Of the multitude of configurations evaluated the Optimised Phase Modulating Helical Array has been shown to be significantly better at improving the probability of real world radar detection. To be detected it is necessary to make the reflected signal acceptable to the illuminating radar (a target representative return). The optimised phase modulating helical array has a number of unique properties. The most important is that it replicates the pattern of reflection of a real target. Real targets are made up of many small reflecting centres and are therefore spiky in character. The spikes are of similar magnitude and are quite densely packed.
The helical array has the same characteristic and is therefore not discriminated against by radar sets rejection circuitry and software. This single characteristic makes the Firdell Radar Detection Reflectors real world performance hard to beat, as non-characterised returns run the risk of being rejected as spurious. However the helical array exhibits further important detection advantages.
The large number of reflection centres provides near uniform performance through 360° of azimuth and up to at least 20° of heel. The dynamic relationship between two vessels at sea means that an illuminating radar beam will be painting a different part of the reflector as the relative position of the vessels change. The helical array provides uniformity of return during all relative vessel movements. This uniformity replicates the behaviour of real targets again preventing rejection by the illuminating radar..
The large number of reflecting centres in the Helical Array make it less susceptible to the effects of Multi-Path performance degradation. This arises from part of the incoming radar energy being reflected off the sea surface. The incoming reflected signal interferes with the signal that has arrived directly. This interference alters the returning signal, from complete cancellation at one end of the spectrum through to doubling the return signal strength at the other. Due to vessel dynamics this phenomenon is always present. In reflectors with a small number of reflecting centres the returning reflection can be completely cancelled for long periods. With a large number of reflecting centres the period of cancellation is greatly reduced resulting in a high level of detectability.It should be noted that one of the elements of stealth technology (to be invisible to radar) is to reduce the number of reflecting centres to the minimum. Firdell’s Blipper range of Detection Reflectors is the exact opposite, with reflection centres scientifically optimised to be as conspicuous to radar as possible.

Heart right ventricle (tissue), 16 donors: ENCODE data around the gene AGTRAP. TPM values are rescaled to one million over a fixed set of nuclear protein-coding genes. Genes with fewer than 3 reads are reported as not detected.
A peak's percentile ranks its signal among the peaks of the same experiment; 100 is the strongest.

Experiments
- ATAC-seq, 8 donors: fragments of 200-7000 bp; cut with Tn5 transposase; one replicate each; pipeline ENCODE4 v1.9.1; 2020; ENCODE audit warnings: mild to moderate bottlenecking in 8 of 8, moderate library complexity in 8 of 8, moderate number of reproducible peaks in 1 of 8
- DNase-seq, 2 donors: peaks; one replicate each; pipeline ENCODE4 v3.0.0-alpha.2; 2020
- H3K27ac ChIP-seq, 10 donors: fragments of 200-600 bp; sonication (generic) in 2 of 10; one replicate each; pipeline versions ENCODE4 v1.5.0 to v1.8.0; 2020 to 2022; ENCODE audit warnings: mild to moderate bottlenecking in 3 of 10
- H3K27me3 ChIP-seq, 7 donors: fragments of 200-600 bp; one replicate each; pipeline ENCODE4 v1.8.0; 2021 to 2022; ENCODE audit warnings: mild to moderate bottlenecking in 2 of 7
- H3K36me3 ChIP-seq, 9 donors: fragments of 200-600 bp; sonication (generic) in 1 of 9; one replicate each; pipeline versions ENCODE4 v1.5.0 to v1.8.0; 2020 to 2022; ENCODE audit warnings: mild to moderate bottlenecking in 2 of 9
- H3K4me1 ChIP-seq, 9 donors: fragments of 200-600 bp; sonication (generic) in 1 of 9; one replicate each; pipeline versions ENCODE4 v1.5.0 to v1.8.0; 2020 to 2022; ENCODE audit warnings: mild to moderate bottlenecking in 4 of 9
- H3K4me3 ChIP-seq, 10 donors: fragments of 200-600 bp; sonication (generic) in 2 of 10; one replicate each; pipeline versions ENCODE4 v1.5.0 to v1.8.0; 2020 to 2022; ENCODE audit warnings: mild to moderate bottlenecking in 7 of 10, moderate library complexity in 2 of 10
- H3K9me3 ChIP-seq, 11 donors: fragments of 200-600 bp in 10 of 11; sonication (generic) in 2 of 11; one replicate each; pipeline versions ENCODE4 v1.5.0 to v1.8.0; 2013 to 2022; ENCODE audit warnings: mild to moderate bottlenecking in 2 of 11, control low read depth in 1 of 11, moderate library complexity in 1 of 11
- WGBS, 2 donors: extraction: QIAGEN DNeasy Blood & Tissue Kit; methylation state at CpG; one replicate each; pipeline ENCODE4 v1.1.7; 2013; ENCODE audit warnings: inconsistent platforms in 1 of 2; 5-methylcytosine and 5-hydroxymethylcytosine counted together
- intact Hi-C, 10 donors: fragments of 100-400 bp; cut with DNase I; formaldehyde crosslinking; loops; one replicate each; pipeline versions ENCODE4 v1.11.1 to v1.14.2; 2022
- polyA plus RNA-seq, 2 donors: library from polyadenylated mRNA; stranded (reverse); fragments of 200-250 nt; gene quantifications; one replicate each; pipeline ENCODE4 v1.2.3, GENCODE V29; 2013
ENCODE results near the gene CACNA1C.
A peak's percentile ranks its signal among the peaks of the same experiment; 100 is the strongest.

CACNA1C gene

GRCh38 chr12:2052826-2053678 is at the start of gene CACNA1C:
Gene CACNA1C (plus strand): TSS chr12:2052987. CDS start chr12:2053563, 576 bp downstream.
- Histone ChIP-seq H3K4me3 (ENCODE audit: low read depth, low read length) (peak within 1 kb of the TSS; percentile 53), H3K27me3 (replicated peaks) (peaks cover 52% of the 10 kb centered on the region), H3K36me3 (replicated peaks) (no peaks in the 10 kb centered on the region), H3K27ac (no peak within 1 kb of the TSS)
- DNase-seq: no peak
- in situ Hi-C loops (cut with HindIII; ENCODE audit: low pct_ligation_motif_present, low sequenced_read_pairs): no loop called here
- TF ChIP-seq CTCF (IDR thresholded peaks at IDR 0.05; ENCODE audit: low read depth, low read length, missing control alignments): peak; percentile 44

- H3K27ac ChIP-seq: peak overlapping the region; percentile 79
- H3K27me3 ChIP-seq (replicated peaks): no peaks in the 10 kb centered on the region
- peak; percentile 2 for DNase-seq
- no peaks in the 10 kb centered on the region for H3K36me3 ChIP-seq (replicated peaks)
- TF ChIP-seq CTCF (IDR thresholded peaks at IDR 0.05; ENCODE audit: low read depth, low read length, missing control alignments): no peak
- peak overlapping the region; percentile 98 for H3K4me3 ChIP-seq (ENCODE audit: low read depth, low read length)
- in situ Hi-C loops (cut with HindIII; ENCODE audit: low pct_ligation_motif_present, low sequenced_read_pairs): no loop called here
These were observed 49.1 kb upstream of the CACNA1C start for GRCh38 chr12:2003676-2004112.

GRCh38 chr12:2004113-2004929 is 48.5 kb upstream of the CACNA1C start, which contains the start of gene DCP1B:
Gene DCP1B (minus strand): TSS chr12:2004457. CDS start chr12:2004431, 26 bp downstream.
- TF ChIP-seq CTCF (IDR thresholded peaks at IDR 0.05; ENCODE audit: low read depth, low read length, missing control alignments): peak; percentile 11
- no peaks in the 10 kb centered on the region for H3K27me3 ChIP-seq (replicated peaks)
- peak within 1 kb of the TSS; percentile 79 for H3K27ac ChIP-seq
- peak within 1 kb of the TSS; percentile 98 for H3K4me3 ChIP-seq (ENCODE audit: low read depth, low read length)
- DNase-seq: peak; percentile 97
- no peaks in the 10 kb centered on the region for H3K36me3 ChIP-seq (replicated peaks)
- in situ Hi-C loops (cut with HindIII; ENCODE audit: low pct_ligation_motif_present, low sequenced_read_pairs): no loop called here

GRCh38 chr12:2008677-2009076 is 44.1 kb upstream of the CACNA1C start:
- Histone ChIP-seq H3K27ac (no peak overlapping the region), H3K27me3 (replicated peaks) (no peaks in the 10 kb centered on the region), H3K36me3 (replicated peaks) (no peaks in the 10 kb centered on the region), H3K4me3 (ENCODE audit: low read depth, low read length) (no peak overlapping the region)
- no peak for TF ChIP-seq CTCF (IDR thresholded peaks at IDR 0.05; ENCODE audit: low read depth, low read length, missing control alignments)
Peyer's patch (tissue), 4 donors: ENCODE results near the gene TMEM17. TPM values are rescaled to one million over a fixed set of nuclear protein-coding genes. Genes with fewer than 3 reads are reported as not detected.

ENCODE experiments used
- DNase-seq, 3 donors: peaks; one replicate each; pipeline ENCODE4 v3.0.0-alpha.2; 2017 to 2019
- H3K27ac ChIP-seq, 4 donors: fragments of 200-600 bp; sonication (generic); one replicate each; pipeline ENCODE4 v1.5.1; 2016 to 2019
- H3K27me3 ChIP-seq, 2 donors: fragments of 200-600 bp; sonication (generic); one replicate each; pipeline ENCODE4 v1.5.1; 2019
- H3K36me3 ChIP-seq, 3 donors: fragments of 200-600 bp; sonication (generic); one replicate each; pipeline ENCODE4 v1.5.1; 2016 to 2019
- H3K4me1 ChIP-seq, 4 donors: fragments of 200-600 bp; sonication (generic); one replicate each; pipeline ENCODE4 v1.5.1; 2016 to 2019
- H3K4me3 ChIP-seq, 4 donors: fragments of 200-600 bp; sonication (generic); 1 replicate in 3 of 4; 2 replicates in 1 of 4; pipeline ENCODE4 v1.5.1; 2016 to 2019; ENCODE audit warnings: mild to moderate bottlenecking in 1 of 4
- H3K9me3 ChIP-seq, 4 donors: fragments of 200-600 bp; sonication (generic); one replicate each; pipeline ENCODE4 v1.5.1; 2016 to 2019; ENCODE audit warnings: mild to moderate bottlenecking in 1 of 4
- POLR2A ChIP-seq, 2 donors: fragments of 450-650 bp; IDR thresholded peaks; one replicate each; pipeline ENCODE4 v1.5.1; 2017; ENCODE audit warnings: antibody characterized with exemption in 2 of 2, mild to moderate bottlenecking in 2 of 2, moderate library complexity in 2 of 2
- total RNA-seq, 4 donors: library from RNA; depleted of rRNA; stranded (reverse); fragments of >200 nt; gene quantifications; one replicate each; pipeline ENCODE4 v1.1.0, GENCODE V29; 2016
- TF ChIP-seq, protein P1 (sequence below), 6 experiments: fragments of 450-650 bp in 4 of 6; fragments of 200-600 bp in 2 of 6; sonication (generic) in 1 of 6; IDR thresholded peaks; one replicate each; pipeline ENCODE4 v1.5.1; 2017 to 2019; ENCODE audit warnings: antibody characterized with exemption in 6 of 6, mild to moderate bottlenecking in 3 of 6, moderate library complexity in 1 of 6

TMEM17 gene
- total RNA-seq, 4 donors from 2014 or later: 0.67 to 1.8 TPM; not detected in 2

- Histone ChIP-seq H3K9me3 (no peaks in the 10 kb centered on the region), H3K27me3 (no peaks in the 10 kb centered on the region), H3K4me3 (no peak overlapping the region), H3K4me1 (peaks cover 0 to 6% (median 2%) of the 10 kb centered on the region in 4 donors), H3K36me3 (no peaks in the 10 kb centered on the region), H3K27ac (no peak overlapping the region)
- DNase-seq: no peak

Measured Performance Visualisation Of Firdell Blipper Range
The fundamental requirement of a radar detection reflector is that it must have a uniform performance at all attitudes of roll and yaw. Uniformity means no gaps. To ensure absence of gaps Firdells reflectors are performance measured at increments of less than 1-degree in both roll and yaw (heel and azimuth). The measurements result in more than 60 polar diagrams one for each increment of heel. Clearly this amount of data in this format cannot be interpreted very quickly. Firdell has adopted the standard defence performance visualisation format, Target Pattern Map, to enable the large amount of data to be presented in an easy to interpret manner.
For an explanation of Target Pattern Maps go to our Target Pattern Maps—A Description & Explanation page on this site.
This shows the TPM of the Blipper 210-7 out to ±20º of heel.
The choice of colours is set to show the region of performance most relevant to the detection of this target. There are of course many peaks above 3 sq.m (the maximum displayed here) that are not shown. These peaks in this case above 10sq.m are unimportant in the context of detection because they are limited in area.
Blipper 300- 5
This shows the TPM of the Blipper 300-5 out to ±20º of heel.
The choice of colours is set to show the region of performance most relevant to the detection of this target. There are of course many peaks above 8 sq.m (the maximum displayed here) that are not shown but these are unimportant in the context of detection because they are limited in area.
This shows the TPM of the Blipper P-175 out to ±30º of heel.
The choice of colours is set to show the region of performance most relevant to the detection of this target. There are of course many peaks above 3 sq.m (the maximum displayed here) that are not shown but these are unimportant in the context of detection because they are limited in area.